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Pregnant, breastfeeding or trying to conceive? Answers to your COVID-19 vaccine questions

Answers provided by Dr. Jerome Leis and Dr. Art Zaltz. Dr. Leis is the Medical Director of Infection Prevention and Control at Sunnybrook and Dr. Zaltz is Chief of the DAN Women & Babies Program at Sunnybrook.

I’m pregnant. Once it’s available to me, can and should I receive the COVID-19 vaccine?

Dr. Zaltz: Yes, you will be able to receive the COVID-19 vaccine in Ontario. The Ontario Ministry of Health has stated that people who are pregnant “may choose to receive the vaccine after informed counselling and consent.” The first step is to speak with your obstetrician, midwife or family doctor. They will review the risks and benefits of COVID-19 vaccination to help you decide what is right for you. You will be required, at the time of vaccination, to attest that you have had this discussion with your primary care provider or specialist.

Are pregnant women at increased risk of complications from COVID-19?

Dr. Leis: Most pregnant women who become infected with COVID-19 will have mild-to-moderate symptoms and many can be asymptomatic. However, we know from recent data that the rate of hospitalization was 11 per cent for pregnant women with COVID-19 and the rate of ICU admission was 2.3 per cent.

Why weren’t pregnant women included in the clinical trials for the COVID-19 vaccines?

Dr. Zaltz: The clinical trials for the COVID-19 vaccines currently being rolled out in Canada by manufacturers Pfizer and Moderna deliberately did not include pregnant women. It’s common practice for clinical trials to exclude pregnant women, with concerns about fetal development cited. However, we do know that some vaccine study participants became pregnant and to date there have been no adverse effects reported.

I’ve heard that those who are trying to get pregnant shouldn’t receive the COVID-19 vaccine as it affects fertility. Is that true?

Dr. Leis: There is no scientific reason that the vaccine would impact fertility. This is not a concern at all. It is true though that we don’t have research related to the use of vaccine in women who are trying to conceive or pregnant because they were not studied in clinical trials. It’s always wise to have a conversation with your health care provider to help you decide what is right for you.

I’m considering starting fertility/IVF treatments – is it okay to get vaccinated?

Dr. Zaltz: Vaccination creates a heightened immune response. Some fertility specialists suggest waiting a cycle or two after vaccination before starting treatment.

I’m pregnant and curious if the antibodies generated from the COVID-19 vaccine will be delivered to my baby?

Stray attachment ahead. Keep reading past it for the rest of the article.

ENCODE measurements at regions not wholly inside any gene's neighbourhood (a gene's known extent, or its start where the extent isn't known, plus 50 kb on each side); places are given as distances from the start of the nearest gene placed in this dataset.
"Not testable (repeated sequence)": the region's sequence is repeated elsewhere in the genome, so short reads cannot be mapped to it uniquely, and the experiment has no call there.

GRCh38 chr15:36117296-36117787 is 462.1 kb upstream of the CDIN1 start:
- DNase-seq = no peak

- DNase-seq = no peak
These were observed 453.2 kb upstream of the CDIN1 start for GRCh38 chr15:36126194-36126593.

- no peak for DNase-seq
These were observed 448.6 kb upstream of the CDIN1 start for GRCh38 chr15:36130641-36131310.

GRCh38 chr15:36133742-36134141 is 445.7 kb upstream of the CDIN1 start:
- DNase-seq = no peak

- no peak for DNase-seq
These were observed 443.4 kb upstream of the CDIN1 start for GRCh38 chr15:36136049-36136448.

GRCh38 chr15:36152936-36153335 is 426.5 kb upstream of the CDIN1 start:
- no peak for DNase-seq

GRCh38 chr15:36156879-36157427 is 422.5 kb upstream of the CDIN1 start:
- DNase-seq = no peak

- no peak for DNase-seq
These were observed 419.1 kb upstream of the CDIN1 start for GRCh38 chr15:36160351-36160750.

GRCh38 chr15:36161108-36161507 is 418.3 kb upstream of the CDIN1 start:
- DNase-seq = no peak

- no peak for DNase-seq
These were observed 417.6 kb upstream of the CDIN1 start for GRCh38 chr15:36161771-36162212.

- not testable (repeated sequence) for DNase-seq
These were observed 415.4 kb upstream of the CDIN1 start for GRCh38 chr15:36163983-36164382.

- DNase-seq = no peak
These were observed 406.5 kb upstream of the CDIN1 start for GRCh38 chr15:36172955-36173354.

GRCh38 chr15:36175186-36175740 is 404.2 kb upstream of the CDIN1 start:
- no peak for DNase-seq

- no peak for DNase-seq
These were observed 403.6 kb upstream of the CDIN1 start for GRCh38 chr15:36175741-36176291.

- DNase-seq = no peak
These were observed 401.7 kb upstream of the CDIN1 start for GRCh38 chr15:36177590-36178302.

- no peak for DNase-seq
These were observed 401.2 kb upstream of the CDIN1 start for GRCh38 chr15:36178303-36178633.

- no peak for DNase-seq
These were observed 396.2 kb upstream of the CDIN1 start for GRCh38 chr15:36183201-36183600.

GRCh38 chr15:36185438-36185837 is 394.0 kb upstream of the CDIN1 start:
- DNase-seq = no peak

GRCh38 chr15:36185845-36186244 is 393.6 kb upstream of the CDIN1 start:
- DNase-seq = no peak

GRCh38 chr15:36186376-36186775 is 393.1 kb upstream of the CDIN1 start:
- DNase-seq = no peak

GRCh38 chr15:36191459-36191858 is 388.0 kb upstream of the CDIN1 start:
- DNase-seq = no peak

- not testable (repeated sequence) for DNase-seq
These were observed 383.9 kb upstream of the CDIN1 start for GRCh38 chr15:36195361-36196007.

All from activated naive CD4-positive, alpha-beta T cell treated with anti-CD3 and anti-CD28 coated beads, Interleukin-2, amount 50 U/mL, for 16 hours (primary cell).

Dr. Zaltz: Data for COVID-19 vaccination in pregnancy is not yet available, but we do know that in general, antibodies cross the placenta to offer protection to the fetus. For this reason, vaccines like the influenza shot are recommended during pregnancy. This is an additional potential benefit of vaccination in pregnancy but further research is needed for the COVID-19 vaccine specifically.

Are there any guidelines for timing to receive the vaccine in pregnancy (ie: first, second or third trimester?)?

Dr. Zaltz: The only consideration about timing relates to other vaccines, like the flu shot and Tdap (tetanus, diphtheria, pertussis) that are routinely recommended during pregnancy. If you choose to receive the COVID-19 vaccine during pregnancy or the postpartum period, the CDC recommends scheduling it at least 14 days before or 14 days after any other vaccination. Please talk to your health provider about the best timing for the COVID-19 vaccine.

Can I get the vaccine if I’m pregnant and have allergies?

Dr. Leis: For the most part, people with allergies can receive the vaccine. There are two exceptions:

  • People who have had an allergic reaction to polyethylene glycol, or PEG. PEG is a component in the vaccine that can elicit an allergy response. It is a very rare allergy, but it is important that people who have this allergy do not receive the vaccine.
  • Anyone who has had a reaction to the first dose of the vaccine should not receive the second dose.

More questions and answers

In April 2021, we hosted a Q&A on our Instagram account, inviting our followers to ask their questions about pregnancy, fertility and the COVID-19 vaccine to Sunnybrook experts.

Read the questions and answers on our blog